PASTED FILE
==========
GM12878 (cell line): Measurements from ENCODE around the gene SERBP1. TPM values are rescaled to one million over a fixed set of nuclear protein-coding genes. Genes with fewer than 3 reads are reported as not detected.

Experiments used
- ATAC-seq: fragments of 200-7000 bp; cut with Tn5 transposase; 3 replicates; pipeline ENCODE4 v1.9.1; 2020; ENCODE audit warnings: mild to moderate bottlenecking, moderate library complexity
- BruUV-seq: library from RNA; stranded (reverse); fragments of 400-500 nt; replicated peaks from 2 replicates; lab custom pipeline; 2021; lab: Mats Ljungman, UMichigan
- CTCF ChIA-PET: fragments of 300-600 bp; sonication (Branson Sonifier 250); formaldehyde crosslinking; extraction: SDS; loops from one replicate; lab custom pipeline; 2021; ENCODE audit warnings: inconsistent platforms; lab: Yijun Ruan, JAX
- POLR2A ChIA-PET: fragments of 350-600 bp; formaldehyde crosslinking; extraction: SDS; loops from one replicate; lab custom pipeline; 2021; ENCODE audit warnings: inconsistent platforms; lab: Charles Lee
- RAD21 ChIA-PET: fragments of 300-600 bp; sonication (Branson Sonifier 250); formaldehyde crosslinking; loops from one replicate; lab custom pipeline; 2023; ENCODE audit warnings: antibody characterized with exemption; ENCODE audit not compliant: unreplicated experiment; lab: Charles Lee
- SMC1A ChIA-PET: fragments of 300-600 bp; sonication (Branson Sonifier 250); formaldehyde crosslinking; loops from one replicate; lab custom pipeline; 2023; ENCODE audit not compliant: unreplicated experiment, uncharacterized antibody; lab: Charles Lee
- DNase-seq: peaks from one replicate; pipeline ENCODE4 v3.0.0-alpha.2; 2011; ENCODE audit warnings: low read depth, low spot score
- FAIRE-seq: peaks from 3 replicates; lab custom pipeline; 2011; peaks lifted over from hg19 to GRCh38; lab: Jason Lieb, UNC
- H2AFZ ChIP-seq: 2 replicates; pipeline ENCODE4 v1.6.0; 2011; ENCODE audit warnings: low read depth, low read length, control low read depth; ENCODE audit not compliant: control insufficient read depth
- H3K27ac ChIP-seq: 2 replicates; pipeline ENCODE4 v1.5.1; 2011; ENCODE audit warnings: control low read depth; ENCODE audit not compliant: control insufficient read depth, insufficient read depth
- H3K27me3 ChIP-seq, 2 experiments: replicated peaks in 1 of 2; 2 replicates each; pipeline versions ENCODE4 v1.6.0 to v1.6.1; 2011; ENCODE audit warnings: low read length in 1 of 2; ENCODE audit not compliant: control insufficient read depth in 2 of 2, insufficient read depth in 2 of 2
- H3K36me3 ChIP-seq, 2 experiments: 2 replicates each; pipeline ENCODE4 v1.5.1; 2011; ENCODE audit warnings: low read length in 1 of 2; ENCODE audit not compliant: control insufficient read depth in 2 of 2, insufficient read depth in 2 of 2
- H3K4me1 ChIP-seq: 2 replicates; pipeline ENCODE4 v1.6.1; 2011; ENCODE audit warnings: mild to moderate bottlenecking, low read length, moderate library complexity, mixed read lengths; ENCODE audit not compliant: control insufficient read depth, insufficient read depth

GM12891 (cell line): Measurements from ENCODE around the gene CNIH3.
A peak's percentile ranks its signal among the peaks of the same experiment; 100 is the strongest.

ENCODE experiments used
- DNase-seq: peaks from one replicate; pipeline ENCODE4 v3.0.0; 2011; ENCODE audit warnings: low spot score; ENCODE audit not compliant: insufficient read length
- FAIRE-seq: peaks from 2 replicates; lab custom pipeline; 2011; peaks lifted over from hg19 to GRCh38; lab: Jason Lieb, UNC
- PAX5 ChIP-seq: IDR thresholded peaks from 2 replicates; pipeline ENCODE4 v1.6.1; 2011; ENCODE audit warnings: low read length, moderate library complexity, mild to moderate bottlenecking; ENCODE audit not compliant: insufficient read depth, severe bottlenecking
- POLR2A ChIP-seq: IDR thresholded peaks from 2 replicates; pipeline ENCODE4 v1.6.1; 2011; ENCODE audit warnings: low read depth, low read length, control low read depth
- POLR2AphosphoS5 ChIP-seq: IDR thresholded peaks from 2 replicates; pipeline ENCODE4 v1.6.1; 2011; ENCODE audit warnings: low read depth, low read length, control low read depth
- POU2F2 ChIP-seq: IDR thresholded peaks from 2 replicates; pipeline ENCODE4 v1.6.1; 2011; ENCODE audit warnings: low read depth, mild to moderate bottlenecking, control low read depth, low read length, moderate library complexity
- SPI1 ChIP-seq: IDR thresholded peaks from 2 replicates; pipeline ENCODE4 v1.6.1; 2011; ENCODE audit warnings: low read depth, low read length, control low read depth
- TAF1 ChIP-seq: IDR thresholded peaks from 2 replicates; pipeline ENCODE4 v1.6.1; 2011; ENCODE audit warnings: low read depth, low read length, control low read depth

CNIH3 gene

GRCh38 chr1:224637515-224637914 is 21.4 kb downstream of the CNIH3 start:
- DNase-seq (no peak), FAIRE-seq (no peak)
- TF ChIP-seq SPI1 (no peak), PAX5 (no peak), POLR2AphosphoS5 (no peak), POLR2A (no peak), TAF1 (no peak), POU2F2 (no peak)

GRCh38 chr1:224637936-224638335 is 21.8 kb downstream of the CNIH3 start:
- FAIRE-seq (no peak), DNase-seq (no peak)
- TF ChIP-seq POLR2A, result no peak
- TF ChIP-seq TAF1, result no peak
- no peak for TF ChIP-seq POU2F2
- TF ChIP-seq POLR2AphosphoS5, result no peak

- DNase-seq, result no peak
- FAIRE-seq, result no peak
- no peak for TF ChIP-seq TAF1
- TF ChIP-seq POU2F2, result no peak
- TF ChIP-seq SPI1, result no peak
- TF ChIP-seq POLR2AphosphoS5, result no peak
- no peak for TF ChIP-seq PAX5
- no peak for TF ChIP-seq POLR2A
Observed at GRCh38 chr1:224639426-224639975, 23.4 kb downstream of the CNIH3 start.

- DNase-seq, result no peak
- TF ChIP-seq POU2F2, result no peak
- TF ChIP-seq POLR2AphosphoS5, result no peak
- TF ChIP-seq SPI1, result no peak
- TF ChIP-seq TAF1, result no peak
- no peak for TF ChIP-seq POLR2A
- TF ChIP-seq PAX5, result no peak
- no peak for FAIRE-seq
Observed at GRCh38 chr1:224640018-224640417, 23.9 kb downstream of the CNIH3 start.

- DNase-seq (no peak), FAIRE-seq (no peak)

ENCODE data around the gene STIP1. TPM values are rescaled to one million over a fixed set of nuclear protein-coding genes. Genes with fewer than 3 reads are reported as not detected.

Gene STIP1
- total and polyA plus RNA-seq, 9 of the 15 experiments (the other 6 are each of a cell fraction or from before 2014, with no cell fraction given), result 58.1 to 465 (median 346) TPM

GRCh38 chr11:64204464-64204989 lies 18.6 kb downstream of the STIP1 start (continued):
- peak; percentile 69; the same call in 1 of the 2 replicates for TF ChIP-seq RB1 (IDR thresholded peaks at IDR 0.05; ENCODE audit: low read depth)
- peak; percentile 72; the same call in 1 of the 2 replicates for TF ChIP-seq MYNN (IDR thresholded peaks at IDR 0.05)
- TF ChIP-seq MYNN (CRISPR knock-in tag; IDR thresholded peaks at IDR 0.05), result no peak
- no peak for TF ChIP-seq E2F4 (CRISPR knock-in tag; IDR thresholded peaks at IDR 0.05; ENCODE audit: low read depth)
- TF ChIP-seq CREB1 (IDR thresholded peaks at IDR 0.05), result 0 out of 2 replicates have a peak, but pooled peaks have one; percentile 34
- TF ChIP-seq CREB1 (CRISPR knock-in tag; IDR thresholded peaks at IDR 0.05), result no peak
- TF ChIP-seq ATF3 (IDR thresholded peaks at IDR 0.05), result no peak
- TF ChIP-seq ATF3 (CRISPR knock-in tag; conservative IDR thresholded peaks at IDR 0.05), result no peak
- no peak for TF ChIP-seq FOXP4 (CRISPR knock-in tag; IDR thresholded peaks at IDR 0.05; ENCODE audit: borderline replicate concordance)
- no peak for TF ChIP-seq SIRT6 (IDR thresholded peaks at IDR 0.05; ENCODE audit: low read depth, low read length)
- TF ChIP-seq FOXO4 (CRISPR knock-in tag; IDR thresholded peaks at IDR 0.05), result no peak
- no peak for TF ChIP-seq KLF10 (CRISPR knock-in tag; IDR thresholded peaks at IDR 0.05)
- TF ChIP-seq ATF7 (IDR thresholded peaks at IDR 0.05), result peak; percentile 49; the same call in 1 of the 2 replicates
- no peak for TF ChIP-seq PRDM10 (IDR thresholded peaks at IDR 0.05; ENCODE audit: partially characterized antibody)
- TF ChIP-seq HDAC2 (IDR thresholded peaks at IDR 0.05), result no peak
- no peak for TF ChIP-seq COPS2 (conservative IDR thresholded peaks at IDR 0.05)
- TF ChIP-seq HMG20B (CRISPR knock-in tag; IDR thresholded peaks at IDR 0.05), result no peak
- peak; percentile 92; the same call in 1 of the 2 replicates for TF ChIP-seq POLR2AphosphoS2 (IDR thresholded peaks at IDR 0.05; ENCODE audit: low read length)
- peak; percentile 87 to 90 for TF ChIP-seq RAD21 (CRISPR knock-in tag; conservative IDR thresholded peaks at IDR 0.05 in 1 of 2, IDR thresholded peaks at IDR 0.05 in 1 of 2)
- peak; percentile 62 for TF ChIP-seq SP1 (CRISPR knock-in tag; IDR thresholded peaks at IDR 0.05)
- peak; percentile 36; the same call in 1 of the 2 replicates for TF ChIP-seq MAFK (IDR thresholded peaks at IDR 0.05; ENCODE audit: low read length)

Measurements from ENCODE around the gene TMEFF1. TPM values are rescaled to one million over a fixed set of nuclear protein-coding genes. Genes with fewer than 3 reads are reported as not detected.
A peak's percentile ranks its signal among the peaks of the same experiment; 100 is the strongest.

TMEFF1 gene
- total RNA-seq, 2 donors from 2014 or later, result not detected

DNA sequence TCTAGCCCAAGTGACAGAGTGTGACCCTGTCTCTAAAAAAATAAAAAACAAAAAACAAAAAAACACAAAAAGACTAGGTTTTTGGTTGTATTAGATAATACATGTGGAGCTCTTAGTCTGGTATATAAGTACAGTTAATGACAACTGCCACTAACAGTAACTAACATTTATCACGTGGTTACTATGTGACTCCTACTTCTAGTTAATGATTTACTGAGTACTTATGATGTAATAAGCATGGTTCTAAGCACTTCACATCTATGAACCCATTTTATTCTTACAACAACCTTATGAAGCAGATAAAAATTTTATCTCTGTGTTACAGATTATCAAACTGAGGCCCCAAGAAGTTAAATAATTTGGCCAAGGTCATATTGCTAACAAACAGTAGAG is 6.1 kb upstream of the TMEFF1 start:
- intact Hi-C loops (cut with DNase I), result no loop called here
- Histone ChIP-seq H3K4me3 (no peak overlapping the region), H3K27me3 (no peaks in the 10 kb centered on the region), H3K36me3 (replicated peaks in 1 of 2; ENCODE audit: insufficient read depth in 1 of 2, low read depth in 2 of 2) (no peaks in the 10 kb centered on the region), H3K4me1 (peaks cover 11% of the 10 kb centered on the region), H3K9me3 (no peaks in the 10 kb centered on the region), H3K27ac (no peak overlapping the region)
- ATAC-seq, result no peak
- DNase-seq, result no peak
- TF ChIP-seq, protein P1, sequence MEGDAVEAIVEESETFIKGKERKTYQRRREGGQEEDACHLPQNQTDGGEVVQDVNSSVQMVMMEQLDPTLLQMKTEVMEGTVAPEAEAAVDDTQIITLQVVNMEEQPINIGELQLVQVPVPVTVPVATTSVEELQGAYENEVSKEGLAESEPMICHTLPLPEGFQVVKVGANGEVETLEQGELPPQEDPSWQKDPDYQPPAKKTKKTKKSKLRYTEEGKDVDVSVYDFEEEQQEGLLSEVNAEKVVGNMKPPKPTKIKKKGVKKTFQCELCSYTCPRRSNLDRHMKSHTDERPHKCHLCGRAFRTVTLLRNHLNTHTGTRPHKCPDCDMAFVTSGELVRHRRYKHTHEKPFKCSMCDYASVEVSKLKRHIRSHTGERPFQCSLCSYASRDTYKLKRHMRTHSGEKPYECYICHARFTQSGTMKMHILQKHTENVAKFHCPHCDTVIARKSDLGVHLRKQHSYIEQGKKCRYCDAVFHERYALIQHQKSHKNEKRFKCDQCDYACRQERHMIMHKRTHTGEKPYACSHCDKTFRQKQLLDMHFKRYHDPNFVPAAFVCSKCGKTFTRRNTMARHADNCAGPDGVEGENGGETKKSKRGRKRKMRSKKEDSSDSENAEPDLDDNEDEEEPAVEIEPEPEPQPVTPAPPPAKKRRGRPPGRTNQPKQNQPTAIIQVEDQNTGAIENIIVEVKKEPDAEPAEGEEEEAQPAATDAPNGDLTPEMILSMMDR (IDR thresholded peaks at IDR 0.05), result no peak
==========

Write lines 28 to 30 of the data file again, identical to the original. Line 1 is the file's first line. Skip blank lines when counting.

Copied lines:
GRCh38 chr1:224637515-224637914 is 21.4 kb downstream of the CNIH3 start:
- DNase-seq (no peak), FAIRE-seq (no peak)
- TF ChIP-seq SPI1 (no peak), PAX5 (no peak), POLR2AphosphoS5 (no peak), POLR2A (no peak), TAF1 (no peak), POU2F2 (no peak)